Sep 28, 2005After the California State Assembly's appropriations committee failed to vote on California Senate Bill 682—otherwise known as the Identity Information Protection Act of 2005, just two weeks before the end of the legislative season, the bill seemed destined to stall in the assembly's appropriations committee until next year. But in the eleventh hour, Joe Simitian, the Democratic state senator who authored the bill, met with Assemblywoman Judy Chu, chair of the appropriations committee, and her staff, persuading her to move the bill to the full assembly.
Since the appropriations committee had already held its final vote of the season, Chu moved SB 682, in its entirety and with no changes, into SB 768, an aquaculture bill Simitian had also authored. In the process, she deleted SB 768’s original text. The appropriations committee had aready voted SB 768 onto the assembly floor in August, and the full assembly approved this change to it on Sept. 2, through a majority vote. A spokesperson for Simitian says the aquacultural legislation removed from SB 768 will be placed into another bill on the assembly floor at some point during the next legislative session.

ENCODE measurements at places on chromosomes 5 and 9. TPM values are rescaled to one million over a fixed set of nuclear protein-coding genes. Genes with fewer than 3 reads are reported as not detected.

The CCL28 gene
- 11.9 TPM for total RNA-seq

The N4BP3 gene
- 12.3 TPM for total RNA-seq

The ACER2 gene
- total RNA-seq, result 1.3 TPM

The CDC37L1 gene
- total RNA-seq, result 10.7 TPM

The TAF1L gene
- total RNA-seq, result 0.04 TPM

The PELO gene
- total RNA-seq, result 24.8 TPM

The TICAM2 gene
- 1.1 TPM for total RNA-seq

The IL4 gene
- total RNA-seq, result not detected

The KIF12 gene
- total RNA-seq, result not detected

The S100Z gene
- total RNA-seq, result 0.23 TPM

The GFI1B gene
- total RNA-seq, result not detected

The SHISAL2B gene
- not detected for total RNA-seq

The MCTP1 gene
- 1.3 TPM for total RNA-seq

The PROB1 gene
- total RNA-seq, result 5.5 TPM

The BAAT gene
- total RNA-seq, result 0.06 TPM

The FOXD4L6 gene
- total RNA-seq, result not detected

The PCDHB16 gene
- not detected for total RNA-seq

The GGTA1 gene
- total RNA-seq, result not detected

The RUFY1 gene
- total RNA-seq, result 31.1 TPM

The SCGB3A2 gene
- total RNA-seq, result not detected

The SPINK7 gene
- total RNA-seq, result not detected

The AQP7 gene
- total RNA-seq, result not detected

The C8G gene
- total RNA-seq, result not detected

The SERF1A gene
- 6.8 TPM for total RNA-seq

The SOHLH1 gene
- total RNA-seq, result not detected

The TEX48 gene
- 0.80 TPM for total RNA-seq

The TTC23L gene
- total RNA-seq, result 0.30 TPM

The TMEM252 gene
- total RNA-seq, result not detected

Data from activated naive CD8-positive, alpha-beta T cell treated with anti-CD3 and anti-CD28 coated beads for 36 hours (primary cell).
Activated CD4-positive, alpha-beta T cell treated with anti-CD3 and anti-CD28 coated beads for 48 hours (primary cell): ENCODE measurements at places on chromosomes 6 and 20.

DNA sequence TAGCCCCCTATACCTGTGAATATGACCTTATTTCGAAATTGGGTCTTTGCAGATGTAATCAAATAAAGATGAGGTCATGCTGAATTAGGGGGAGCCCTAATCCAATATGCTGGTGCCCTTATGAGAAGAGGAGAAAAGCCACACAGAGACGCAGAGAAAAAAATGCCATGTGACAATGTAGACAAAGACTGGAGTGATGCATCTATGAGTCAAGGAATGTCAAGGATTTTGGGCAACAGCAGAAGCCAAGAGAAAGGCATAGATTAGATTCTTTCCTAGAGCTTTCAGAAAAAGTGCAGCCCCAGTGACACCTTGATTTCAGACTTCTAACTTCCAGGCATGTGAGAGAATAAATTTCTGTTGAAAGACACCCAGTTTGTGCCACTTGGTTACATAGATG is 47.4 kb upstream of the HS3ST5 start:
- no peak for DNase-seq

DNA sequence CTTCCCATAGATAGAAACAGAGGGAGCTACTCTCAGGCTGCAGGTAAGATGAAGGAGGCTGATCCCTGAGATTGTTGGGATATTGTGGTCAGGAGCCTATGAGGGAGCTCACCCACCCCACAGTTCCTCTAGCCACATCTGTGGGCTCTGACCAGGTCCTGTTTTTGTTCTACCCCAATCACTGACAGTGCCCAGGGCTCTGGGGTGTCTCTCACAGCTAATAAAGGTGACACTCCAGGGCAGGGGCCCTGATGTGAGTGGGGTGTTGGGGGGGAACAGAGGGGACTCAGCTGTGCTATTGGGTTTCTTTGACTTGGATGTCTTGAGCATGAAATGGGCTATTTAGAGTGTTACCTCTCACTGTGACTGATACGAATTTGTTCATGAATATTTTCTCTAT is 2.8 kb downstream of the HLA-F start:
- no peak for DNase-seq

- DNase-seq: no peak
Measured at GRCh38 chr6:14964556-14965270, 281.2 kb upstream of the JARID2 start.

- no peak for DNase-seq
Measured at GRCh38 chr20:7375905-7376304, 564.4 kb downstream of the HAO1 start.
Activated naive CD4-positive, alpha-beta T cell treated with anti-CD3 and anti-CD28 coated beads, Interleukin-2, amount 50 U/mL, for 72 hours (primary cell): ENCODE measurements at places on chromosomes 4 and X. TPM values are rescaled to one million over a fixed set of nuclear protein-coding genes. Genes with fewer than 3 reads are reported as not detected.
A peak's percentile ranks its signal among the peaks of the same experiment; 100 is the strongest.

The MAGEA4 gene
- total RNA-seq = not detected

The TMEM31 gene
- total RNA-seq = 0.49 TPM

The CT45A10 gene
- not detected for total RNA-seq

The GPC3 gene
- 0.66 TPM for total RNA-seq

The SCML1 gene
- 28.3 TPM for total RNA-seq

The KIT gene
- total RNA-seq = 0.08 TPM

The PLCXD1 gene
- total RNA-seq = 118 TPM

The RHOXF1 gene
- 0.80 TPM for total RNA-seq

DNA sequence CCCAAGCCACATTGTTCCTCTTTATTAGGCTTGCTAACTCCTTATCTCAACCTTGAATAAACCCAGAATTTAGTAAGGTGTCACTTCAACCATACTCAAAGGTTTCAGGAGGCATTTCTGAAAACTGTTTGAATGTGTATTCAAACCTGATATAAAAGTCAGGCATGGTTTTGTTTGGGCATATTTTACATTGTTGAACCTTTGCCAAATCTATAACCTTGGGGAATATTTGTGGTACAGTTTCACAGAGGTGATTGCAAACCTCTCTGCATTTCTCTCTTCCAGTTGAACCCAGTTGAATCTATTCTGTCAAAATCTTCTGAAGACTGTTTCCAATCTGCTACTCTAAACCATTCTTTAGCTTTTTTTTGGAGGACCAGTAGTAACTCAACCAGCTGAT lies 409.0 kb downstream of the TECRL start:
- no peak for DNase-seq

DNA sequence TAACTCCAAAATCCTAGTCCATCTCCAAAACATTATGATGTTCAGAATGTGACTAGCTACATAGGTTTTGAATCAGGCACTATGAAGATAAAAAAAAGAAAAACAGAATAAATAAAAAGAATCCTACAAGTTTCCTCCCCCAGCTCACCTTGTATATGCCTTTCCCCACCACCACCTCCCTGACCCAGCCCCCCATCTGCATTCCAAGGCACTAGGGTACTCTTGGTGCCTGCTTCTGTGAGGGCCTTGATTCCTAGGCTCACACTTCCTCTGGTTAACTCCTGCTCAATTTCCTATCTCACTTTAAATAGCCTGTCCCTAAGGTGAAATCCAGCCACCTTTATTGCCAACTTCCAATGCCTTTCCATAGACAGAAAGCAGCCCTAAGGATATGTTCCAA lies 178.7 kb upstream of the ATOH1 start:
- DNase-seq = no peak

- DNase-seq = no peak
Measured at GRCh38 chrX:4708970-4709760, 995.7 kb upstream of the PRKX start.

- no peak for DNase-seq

Now that the Identity Information Protection Act has been approved by the assembly’s judiciary and moved out of the appropriations committees, the entire assembly will vote on it, as SB 768, at some point after the assembly reconvenes in January.
In its present form, the bill would place a three-year moratorium on the use of RFID in identity documents issued in California, including driver's licenses. The intent of the bill is to allow more time to develop and test exactly how the technology might be deployed. The bill would make it a crime to read data from an RFID tag in such a document surreptitiously. It would also require that tags in IDs contain only a unique identifier, rather than any personal information about the cardholder, and that this unique identifier be encrypted.
If the assembly approves the bill, it will go back to the California State Senate, which bilaterally approved an earlier version of it in May. Should the senate pass the bill again, it will land on the desk of the governor, who can approve or veto it.
The bill went through a number of revisions as it traveled through the senate and the Assembly Judiciary Committee. The senate passed it along party lines—six Democrats for, three Republicans against—in July, right around the time industry opposition to the bill gained steam (see Amended Calif. Bill Softens RFID Restrictions). That opposition is spearheaded by a group called The High-Tech Trust Coalition, which includes representatives from three technology trade groups: American Electronics Association, the Association for Automatic Identification and Mobility and EPCglobal, as well as several vendors of RFID products, including Oracle, Philips Semiconductors, Symbol Technologies and Texas Instruments.